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The path to millionaire portfolio ?

It was the May Day public holiday. My deal maker friend just parked his shining Lambo sports car. It was a far cry when I  first knew him 8 years ago. He has since risen to be one of the top deal makers in Singapore and now stays in a big bungalow with a swimming pool. 

He shared with me some of his thoughts behind his success, which I further distill it here for easy understanding. 

Is the "secret" of his success applicable assuming you are just destined to be a normal investor like me? I gave it a long and hard thought and felt that it can be distilled into a few lines. 

1. Focus on your core area of competence. 
2. Once you have done your due diligence on your target, put all your eggs  in it. 
3. Let go of the target when the growth story is no longer there. 
4. Repeat point 1 and 2 again a few times.

Let me give you a simple illustration for better understanding of how I should apply it to my SRS portfolio in "theory". 

Assuming I have done my homework and identified Breadtalk or Riverstone or UMS as a stock that I like very much because of sound fundamental reasons. I will build up a lot of that position (say $100k) in my SRS account rather than a small tiny position of $5k which bears no significance even if it rises 100%. 

Assuming I am right, the stock doubled in value to $200k and I identified another good counter. I will then reinvest that $200k into the next counter. Again, assuming I am right, the counter will double to $400k. From a start up capital of $100k I repeat this process 4x over 10 years and I will become a millionaire. Obviously I am using an extreme example of puting one egg in the basket but hope you get the idea behind it.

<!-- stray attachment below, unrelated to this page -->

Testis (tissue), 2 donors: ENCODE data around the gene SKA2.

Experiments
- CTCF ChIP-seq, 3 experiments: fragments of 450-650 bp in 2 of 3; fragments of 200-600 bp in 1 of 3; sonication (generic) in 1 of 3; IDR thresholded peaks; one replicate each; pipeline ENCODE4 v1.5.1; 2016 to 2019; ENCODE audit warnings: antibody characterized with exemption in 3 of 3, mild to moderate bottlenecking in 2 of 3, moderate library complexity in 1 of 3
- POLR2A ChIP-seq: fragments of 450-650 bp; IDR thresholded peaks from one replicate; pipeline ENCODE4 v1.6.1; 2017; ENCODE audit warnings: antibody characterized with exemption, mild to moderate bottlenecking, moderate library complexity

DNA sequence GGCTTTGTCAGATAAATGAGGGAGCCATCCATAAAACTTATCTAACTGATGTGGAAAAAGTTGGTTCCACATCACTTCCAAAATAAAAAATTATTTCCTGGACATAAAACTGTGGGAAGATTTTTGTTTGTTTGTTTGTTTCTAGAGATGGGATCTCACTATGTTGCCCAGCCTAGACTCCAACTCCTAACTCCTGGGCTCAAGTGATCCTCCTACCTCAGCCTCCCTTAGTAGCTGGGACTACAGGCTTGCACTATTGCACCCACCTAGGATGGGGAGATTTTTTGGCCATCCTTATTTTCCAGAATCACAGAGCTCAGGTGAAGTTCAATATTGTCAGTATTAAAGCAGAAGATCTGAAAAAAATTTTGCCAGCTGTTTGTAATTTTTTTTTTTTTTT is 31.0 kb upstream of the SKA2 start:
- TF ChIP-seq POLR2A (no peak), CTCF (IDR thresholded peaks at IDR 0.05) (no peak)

Is the methodology simple? Yes. 
Is it tough to implement ? Yes
Is this strategy for everyone? No. It should be for someone who has a higher risk profile and tolerance and who knows exactly what he is doing. 
Should I do it? Why not. To risk $100k and get back $1m at the end sounds absolutely fantastic. (Assuming no new capital injection)

What stock should I buy now? One honest answer is that I don't know. Many of my old favorites have run up spectacularly. Even overseas education and UMS are doing really well but as I said, having a $5k position in both that stock is not going to make me rich. 

I am currently accumulating QT Vascular for a long term play. (Say at least 6 months to one year). Just bought my first tranche of 50 lots at 33c for my SRS account on last Friday. My second buy order of 50 lots at 30c was not filled on Monday. 

This strategy and this stock is not for everyone and it definitely don't qualify as a fundamentally sound stock so I hesitated a lot not knowing if I should share the name of the Company. 

However, I know some of the shareholders who have done a lot of DD into this company. They are very long term players and it does hold certain promise if the product roadmap is approved by FDA as planned. 

We shall see how this strategy pans out in the coming year. I will share more on my thoughts next time. I am currently overwhelmed with work...(what's new?). 

As for you (if you have been reading from the first paragraph till now), find a few stocks that you believe in and buy it big! And hopefully, it will be a good retirement story for your grandchildren next time!

Happy SRSing. 


  1. In investing, Account Size Really Mattters. Period. - CW8888

    Up to anyone to believe or not.

  2. What are the chances of your preferred stock outperforming the market and doubling in two years? Lets be charitable and say 60%.
    Assuming constant 60% probability what are the chances of doing this four times in a row? 13%.

  3. If one is half as good as Warren Buffet, the strategy will work. The problem is many of us aren't.

  4. It is not wise for retail investors with full time job to concentrate

  5. The basic assumption here is that one has done his homework and due diligence and knows what he is doing and this is only part of his overall portfolio. Definitely not advisable for anyone who is investing their life savings.